The way that the two get this message across is unlike any music lesson I’ve seen. Instead of lecturing the kids or handing out sheet music, Lynn and Ladio basically throw them into the deep end right away. They tell the kids to grab their instruments and bows. Then they teach the students the Moxie Strings’ new single – called “Stir Crazy” -- completely by ear.
You'd think that learning a melody like this -- on the fly -- might be tough for a kid. But the Moxie Strings dissect the song, piece by piece. And by the end, the kids do start to get it. Their version understandably sounds slower and a little more off-key than the original, but after only fifteen minutes or so, the song is there.
"Sometimes we could spend 40 minutes teaching the tune and have a blank stare. But then start working on the improv, and we look down, and the kid that was looking at us with a blank stare is smiling and excited."
But Ladio and Lynn say the best part of these clinics comes at the end. That’s when they push the students to improvise and create their own melodies. When a kid improvises, they say, the musical world opens up in a new way. It becomes about a lot more than technique and learning some notes. It becomes about expressing yourself. The music becomes personal.
"Sometimes we could spend 40 minutes teaching the tune and have a blank stare," Lynn says. "But then start working on the improv, and we look down, and the kid that was looking at us with a blank stare is smiling and excited!"
"And it’s an exciting message because you really do see the light bulbs go on! It’s inspirational that way," Ladio says. "But going along with that is the creativity piece. You'll have to look at your instrument a little differently. It's not something that is just going to play notes that you see on the page in front of you. It's going to be something that you will make the creative decisions on. And you will decide what notes you want to play based on the scenario around you, how you want the notes to sound."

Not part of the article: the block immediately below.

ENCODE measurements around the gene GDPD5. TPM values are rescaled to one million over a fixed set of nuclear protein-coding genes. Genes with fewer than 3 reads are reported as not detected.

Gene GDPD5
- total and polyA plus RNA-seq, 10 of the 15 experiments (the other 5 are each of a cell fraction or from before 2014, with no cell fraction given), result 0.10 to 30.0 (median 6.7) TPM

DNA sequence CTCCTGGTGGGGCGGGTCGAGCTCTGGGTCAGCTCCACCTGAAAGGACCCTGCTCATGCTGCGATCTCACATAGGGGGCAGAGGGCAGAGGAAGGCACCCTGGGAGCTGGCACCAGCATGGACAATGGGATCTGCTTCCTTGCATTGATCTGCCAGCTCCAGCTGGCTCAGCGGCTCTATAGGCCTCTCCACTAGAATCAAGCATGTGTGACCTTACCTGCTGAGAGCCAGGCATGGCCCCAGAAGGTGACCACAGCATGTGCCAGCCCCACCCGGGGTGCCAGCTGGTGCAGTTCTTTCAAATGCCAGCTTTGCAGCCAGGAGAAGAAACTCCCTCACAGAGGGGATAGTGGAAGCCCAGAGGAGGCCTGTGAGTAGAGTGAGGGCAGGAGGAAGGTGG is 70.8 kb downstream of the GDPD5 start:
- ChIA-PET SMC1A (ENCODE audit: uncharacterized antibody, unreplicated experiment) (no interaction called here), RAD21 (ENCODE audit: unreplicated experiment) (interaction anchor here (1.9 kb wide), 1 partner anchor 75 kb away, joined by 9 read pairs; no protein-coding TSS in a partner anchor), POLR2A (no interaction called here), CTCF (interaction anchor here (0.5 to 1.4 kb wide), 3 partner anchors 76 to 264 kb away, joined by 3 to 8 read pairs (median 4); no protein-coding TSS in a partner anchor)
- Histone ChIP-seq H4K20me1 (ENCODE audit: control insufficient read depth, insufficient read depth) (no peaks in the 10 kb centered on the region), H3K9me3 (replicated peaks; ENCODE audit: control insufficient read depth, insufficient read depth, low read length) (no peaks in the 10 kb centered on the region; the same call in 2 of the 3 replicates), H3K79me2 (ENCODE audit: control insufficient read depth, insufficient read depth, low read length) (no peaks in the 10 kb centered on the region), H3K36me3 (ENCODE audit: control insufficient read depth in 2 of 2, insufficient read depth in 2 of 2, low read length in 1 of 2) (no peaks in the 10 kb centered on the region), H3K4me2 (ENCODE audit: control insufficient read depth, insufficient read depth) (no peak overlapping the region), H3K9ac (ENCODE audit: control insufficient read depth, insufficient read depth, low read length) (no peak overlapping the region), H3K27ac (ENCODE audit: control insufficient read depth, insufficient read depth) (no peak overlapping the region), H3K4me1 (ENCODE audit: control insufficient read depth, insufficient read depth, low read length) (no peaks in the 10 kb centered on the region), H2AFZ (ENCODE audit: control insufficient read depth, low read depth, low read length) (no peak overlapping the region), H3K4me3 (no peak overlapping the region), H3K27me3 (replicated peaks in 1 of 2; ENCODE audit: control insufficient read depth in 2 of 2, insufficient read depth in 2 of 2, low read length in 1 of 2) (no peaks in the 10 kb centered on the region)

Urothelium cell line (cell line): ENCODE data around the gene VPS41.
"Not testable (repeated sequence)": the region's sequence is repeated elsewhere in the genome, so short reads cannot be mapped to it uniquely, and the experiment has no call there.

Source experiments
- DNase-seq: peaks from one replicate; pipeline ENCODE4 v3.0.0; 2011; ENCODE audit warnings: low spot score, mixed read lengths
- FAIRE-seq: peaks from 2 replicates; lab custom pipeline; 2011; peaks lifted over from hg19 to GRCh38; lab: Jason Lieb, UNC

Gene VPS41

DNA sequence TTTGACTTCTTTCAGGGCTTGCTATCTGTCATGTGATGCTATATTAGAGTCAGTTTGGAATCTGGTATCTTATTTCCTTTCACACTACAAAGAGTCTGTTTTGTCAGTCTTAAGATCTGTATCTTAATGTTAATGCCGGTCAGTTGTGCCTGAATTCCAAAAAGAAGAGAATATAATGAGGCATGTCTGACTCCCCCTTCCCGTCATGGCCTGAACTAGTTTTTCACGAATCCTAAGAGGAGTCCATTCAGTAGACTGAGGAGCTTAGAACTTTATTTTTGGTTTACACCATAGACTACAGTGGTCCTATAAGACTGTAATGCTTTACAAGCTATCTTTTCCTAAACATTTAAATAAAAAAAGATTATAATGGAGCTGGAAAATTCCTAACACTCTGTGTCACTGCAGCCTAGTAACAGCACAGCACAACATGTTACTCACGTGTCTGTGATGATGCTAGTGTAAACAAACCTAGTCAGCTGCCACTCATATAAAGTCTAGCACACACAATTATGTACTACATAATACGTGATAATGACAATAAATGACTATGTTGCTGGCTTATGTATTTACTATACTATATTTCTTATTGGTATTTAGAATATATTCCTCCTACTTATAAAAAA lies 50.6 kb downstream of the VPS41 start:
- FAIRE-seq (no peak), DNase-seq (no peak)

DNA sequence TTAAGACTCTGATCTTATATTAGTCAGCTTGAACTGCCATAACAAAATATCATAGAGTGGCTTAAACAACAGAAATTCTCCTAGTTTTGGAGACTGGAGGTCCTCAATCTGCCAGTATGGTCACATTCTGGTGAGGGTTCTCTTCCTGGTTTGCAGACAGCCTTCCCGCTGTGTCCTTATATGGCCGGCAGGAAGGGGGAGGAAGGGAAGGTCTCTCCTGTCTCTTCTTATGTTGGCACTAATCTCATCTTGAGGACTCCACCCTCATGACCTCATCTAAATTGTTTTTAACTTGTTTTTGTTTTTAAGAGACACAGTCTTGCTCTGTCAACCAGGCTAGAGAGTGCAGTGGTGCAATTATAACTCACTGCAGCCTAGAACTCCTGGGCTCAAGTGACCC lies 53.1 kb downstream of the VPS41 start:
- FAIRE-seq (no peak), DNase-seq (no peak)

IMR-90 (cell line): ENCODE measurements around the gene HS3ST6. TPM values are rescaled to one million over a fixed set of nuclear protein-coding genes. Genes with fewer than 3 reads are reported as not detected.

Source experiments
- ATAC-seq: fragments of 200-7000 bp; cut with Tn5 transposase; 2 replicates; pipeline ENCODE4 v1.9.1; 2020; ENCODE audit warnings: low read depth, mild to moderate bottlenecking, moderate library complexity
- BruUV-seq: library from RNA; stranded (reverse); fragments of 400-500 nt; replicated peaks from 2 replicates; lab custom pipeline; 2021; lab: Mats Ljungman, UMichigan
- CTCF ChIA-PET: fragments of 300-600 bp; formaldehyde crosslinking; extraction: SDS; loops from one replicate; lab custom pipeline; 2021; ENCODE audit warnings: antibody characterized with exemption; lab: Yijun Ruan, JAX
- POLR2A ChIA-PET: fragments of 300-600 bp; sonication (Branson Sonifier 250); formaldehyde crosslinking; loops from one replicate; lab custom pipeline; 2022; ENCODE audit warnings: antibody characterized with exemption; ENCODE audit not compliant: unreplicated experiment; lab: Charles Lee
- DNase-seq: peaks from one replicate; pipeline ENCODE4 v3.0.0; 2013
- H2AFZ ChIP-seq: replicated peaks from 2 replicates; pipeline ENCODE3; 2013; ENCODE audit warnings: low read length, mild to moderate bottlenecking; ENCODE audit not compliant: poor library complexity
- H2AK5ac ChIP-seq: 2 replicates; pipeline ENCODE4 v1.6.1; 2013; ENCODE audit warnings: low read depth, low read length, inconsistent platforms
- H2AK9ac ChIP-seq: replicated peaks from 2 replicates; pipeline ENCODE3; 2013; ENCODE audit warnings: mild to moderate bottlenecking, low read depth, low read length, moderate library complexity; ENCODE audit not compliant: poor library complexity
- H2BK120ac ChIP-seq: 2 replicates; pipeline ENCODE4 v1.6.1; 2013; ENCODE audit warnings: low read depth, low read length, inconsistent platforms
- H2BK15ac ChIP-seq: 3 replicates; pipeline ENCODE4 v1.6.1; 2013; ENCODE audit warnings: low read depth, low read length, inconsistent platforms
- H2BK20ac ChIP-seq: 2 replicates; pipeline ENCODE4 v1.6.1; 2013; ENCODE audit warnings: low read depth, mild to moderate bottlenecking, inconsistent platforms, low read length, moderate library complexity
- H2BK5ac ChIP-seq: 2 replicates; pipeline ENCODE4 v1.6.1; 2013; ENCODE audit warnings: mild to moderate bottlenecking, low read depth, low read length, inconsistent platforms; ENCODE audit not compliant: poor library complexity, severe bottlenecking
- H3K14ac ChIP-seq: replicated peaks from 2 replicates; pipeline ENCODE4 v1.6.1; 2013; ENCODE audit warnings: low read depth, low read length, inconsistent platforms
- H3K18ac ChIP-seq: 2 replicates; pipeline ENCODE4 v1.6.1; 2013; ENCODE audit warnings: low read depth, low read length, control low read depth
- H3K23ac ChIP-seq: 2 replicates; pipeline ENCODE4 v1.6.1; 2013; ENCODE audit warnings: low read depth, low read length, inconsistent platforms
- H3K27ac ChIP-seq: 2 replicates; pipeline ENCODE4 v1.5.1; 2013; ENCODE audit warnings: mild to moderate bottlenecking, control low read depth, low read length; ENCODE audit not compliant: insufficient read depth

"The next step is composing and actually shaping soloing, there’s just so many amazing directions you can go once you start looking at your instrument as a vehicle of creativity. And trying new music is the perfect landscape for that. In the strings world, the natural progression is to Celtic music or bluegrass, fiddle styles of some sort or jazz, and all of them have improvisation and composition as fundamentally part of them. So it just becomes a great landscape"
Ladio says that even a decade ago, learning this stuff wasn’t that common in public schools. But now?
"So many teachers now are including different kinds of music in their programs," Ladio says. "So many publishers and composers are writing arrangements for orchestras that are in many, many different styles. We’re watching the strings education world kind of transform itself in front of our eyes."
The band hopes that as these teaching styles change, it can inspire more and more kids to stick with their instrument. And maybe, in a few years, they hope, a few of those kids could become the next Moxie Strings.
The band will be touring across Michigan over the next week or so. You can see where they'll be playing at their website.